In the world of big tobacco two companies virtually control the international market. British American Tobacco (NYSE:BTI) and Philip Morris (NYSE:PM) together control around 45% of the international market, excluding China.
Both companies are great investments, but for US investors at least, Philip Morris tends to be the company of choice. However, British American has many attractive qualities, and the company could be better placed for growth than its larger peer Philip Morris.
Philip Morris' most attractive quality is its ownership of the famous Marlboro brand. British American lacks a similar iconic brand.
Nevertheless, the company has many attractive qualities. For example, the company's Global Drive Brands Dunhill, Kent, Pall Mall, and Lucky Strike are well known internationally and have been gaining market share over the past several years .
What's more, like Philip Morris, British American has a wide economic moat and geographical diversification. The company sells 75% of its cigarettes in developing markets. On the other hand, unlike Philip Morris, which for the most part relies on the sales of its high-price, high-margin Marlboro brand, British American's portfolio is roughly evenly divided among premium, mid-price, and low-price brands.
This gives the company a stronger long-term outlook than Philip Morris because as tobacco prices continue to rise, mainly due to higher excise taxes, British American is able to cover all bases.
Still, at present the international cigarette market continues to grow and British American will be able to profit from this.
Over the period from 1990 to 2009, the volume of cigarettes consumed around the world increased from around 5,300 billion cigarettes to just under 6,000 billion, an increase of approximately 13% -- with the decline in consumption within developed markets like the US excluded, this figure would have been much higher .
Then there is also the issue of Reynolds American. You see, British American controls around 50% of Reynolds, and this gives the company exposure to the US cigarette market, something Philip Morris does not have.
British American has been forbidden from increasing its stake in Reynolds until this June, but it is possible that the Anglo-American company could swallow Reynolds to boost its margins. Analysts at Citigroup believe that this is a real possibility. Reynolds is a champion of the domestic cigarette market with an attractive electronic-cigarette segment, which would complement British American's existing offering and global presence.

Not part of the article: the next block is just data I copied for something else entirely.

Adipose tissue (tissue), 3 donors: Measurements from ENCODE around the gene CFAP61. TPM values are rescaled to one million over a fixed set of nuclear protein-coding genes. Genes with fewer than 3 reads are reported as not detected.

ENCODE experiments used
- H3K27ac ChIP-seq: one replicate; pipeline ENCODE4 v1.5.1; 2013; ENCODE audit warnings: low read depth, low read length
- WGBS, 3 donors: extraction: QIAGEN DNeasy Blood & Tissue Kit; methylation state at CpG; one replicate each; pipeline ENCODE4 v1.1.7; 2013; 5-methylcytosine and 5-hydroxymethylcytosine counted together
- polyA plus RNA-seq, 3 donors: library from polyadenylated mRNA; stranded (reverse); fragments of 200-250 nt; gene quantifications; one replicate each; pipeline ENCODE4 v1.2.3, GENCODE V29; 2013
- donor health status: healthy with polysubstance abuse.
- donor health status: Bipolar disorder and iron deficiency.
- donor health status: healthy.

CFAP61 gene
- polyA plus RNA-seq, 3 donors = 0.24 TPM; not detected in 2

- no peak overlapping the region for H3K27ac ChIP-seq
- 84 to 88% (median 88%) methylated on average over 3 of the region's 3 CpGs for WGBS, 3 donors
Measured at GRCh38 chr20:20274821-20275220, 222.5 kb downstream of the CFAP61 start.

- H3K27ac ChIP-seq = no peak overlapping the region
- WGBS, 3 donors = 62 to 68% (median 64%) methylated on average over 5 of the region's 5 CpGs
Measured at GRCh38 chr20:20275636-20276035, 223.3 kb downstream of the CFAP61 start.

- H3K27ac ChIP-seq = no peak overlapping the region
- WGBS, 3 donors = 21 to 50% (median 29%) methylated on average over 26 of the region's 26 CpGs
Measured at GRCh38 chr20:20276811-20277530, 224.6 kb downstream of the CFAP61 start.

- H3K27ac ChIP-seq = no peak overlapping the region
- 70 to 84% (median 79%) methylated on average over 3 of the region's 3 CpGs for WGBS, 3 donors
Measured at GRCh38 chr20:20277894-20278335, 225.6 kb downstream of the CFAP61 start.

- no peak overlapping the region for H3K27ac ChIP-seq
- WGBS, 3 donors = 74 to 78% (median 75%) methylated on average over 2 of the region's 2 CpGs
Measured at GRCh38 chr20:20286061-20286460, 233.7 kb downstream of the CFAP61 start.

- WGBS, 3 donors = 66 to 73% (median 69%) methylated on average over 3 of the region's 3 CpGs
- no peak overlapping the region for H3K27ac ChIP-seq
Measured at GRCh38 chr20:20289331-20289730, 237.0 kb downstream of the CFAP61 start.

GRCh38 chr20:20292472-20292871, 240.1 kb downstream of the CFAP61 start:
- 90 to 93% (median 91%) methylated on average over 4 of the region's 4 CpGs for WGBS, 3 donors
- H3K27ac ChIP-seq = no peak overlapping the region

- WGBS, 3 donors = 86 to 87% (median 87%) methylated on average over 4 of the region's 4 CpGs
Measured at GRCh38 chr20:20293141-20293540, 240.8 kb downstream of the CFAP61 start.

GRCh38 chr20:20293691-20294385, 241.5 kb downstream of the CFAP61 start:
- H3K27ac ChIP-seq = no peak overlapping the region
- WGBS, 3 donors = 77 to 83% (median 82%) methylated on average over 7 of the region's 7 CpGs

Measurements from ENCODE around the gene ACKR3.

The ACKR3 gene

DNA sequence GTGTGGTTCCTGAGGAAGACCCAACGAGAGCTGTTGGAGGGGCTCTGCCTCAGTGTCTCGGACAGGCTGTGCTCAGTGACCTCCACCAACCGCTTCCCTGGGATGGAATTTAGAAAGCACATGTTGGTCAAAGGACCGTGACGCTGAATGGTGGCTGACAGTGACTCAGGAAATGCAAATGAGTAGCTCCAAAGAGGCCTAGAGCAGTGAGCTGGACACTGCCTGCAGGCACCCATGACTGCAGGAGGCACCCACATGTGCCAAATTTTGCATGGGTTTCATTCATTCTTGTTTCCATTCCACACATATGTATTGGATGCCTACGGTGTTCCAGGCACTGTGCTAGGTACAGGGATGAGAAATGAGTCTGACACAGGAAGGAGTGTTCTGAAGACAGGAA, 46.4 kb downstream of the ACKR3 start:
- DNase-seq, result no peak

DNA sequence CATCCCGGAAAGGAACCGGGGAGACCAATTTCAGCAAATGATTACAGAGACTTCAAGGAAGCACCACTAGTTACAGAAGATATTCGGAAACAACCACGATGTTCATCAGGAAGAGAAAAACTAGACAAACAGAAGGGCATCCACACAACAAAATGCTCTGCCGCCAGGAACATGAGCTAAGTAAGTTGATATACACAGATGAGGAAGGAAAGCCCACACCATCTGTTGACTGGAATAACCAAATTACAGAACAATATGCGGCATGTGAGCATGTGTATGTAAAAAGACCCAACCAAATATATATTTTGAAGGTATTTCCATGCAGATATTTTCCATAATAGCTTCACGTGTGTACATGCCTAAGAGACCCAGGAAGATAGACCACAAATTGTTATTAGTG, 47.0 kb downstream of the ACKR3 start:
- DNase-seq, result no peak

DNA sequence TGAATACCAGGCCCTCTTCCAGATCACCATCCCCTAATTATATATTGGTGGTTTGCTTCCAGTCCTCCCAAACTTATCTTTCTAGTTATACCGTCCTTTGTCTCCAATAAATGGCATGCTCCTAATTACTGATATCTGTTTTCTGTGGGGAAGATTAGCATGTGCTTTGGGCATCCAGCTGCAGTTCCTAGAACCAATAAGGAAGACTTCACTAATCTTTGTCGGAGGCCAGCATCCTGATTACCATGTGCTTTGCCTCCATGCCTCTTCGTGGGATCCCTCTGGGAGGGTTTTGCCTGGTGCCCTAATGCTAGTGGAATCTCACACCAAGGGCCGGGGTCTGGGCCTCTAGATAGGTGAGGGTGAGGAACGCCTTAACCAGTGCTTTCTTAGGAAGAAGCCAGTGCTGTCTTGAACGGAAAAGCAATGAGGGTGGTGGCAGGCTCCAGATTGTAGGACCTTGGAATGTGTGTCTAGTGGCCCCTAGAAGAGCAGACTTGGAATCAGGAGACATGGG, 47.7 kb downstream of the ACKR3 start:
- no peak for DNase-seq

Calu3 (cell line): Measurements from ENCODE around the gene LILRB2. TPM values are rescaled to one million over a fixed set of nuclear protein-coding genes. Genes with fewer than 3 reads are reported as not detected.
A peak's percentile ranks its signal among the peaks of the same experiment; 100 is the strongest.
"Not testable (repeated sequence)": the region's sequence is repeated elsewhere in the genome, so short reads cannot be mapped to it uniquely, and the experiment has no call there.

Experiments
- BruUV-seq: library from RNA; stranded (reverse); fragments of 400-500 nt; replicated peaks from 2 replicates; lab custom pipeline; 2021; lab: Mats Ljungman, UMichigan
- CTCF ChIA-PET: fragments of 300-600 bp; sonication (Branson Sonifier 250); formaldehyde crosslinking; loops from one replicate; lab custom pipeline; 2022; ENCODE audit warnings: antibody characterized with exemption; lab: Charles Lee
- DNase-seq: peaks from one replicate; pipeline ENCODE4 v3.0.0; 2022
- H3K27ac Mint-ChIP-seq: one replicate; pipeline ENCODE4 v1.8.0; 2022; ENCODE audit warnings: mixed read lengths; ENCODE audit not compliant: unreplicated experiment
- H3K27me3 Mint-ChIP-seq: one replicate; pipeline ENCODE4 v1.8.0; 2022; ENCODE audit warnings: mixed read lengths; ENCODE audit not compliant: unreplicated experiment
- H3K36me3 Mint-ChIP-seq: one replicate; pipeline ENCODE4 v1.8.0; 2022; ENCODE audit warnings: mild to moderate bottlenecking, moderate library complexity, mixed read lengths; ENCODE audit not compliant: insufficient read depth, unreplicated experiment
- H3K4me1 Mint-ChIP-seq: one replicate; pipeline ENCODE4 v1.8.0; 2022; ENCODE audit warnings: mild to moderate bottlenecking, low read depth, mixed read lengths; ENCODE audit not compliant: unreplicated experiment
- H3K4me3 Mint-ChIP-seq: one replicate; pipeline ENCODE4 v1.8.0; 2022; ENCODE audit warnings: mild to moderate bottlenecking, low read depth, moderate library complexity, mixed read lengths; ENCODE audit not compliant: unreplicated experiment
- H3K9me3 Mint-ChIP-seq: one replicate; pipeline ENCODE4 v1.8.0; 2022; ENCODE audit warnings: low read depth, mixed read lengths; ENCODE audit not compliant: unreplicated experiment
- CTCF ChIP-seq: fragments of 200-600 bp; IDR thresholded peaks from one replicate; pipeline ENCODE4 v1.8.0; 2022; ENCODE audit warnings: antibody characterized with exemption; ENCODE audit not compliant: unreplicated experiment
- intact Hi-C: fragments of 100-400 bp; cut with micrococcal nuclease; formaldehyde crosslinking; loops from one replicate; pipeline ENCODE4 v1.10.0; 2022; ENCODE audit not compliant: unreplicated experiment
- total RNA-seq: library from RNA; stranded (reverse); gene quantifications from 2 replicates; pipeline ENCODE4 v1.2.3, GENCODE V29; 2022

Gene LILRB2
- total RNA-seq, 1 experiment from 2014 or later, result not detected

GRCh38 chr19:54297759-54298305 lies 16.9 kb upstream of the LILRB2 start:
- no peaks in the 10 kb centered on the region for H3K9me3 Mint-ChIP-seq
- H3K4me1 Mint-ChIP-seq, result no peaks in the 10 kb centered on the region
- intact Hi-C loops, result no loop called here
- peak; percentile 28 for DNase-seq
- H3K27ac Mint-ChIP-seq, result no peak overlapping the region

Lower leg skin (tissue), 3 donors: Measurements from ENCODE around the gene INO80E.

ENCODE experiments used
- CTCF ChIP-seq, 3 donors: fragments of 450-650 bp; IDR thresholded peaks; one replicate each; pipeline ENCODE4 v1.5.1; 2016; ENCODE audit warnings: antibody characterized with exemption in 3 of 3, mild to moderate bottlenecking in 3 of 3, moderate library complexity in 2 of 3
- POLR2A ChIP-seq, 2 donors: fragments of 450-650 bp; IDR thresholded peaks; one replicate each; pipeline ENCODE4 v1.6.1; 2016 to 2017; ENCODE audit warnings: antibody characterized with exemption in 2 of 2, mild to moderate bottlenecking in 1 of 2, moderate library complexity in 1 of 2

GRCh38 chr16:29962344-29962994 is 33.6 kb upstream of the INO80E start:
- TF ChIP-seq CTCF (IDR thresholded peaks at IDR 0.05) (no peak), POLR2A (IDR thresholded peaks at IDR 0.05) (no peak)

However, Citi believes that a joint venture between Reynolds and British American is more probable than a takeover, as this would allow British American to access Reynolds' e-cig technology without having to jump over regulatory hurdles.
Citi believes that if British American does acquire Reynolds, the Anglo-American company would then make a swoop on Lorillard. Such a move would consolidate its position within the U.S. tobacco market and put it in a great position to take on industry behemoth Altria Group. Click here for "Your One-stop Guide to the Potential Reynolds American-Lorillard Merger".
Of course, if the much-debated deal between Lorillard and Reynolds goes ahead then a different outcome could arise altogether. In this case it is suspected that British American will take the parts of Reynolds that the larger Reynolds-Lorillard combination does not, or cannot, sustain. If you'd like more information on how British American could benefit from the Reynolds deal, I've written a summary which can be found here.
So all in all, while Philip Morris has been the undisputed champion of the international tobacco market during the past few decades, British American is catching up. British American has a broad selection of tobacco brands and does not rely on one key brand to support sales. What's more, the company has access to the US domestic market unlike Philip Morris.
Nevertheless, like Philip Morris, British American has exposure to Asia, where cigarette sales are still rising. But overall, British American's product portfolio and global presence give the company a winning position in the market. It may be time for Philip Morris to step aside.
Rupert Hargreaves owns shares of Altria Group. The Motley Fool owns shares of Citigroup. Try any of our Foolish newsletter services free for 30 days. We Fools may not all hold the same opinions, but we all believe that considering a diverse range of insights makes us better investors. The Motley Fool has a disclosure policy.